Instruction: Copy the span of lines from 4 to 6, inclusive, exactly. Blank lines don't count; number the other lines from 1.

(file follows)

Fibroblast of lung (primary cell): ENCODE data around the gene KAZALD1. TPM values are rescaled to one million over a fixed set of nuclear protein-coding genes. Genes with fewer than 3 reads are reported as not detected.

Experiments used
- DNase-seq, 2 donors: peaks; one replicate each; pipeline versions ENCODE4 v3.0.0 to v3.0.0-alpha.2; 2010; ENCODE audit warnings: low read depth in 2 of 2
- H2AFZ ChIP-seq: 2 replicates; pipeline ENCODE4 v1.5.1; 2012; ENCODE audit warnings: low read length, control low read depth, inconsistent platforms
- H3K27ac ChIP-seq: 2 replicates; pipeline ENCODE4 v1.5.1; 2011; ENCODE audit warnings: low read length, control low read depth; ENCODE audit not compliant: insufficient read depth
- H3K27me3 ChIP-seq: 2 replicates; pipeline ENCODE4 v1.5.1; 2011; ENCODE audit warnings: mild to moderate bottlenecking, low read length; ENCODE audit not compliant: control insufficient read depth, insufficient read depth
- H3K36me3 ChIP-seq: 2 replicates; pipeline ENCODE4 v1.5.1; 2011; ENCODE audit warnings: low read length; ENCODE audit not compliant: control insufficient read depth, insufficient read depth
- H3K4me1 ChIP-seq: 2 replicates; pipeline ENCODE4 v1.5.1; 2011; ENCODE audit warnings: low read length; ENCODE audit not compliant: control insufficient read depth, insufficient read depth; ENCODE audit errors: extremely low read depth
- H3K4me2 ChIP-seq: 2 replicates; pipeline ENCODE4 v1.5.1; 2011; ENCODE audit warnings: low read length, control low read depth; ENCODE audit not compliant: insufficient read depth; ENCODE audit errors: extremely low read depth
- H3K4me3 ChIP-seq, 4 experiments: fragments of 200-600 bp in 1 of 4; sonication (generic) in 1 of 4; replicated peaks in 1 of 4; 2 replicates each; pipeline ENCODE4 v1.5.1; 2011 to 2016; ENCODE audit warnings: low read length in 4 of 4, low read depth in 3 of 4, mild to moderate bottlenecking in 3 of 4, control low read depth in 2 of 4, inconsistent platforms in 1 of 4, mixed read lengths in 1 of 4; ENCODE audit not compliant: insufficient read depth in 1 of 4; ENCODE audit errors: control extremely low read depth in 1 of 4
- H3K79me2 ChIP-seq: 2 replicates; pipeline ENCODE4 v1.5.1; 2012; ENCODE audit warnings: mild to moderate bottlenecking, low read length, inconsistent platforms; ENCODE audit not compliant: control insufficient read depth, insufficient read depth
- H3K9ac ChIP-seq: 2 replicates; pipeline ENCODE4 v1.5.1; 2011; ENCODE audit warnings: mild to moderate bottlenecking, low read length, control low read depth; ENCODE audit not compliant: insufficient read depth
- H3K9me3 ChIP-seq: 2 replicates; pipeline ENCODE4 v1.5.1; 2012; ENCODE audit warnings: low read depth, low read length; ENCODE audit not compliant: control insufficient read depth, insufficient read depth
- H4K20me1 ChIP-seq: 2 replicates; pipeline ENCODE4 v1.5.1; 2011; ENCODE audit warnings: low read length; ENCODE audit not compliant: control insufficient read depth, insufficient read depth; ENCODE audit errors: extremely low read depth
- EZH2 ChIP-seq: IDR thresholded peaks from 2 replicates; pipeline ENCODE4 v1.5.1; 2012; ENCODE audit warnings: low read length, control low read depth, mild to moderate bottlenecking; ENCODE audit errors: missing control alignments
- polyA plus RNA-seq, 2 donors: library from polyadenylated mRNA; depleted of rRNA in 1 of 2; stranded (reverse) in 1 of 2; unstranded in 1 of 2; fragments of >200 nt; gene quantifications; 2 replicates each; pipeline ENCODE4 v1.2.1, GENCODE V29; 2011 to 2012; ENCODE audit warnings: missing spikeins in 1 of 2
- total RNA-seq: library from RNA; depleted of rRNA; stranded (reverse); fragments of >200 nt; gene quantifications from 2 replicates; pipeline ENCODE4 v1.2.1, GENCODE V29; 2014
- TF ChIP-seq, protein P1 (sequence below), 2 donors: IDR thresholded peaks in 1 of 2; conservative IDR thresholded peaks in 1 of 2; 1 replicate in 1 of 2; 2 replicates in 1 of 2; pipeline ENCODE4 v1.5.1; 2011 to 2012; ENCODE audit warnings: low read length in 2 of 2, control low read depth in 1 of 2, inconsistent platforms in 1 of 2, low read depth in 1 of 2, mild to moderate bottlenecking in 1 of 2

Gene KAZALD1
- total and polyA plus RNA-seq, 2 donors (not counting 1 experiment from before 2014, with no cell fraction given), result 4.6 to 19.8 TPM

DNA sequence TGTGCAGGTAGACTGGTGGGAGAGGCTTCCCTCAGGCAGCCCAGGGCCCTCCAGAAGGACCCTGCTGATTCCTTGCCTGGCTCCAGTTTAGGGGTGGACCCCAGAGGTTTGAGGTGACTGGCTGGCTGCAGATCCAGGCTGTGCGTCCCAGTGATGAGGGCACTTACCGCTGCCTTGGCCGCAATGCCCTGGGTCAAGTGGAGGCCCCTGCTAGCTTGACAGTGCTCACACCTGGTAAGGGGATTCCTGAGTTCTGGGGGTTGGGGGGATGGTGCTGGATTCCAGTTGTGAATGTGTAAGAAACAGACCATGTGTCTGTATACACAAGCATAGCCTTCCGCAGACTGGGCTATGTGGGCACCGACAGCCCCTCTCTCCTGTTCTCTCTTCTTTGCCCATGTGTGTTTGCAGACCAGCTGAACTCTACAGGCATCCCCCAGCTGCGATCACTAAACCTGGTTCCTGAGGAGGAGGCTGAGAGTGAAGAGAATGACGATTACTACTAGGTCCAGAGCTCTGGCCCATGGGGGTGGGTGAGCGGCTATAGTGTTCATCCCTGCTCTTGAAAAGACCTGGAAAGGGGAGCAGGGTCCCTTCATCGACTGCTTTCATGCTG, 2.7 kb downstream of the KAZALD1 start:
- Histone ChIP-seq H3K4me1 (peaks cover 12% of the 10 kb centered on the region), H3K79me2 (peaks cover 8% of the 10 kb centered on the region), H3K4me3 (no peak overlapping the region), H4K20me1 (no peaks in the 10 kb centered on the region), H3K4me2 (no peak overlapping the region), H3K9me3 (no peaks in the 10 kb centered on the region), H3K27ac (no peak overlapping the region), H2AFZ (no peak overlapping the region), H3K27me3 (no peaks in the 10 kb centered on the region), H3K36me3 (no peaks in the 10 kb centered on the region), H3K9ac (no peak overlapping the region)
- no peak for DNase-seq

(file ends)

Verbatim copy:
- H2AFZ ChIP-seq: 2 replicates; pipeline ENCODE4 v1.5.1; 2012; ENCODE audit warnings: low read length, control low read depth, inconsistent platforms
- H3K27ac ChIP-seq: 2 replicates; pipeline ENCODE4 v1.5.1; 2011; ENCODE audit warnings: low read length, control low read depth; ENCODE audit not compliant: insufficient read depth
- H3K27me3 ChIP-seq: 2 replicates; pipeline ENCODE4 v1.5.1; 2011; ENCODE audit warnings: mild to moderate bottlenecking, low read length; ENCODE audit not compliant: control insufficient read depth, insufficient read depth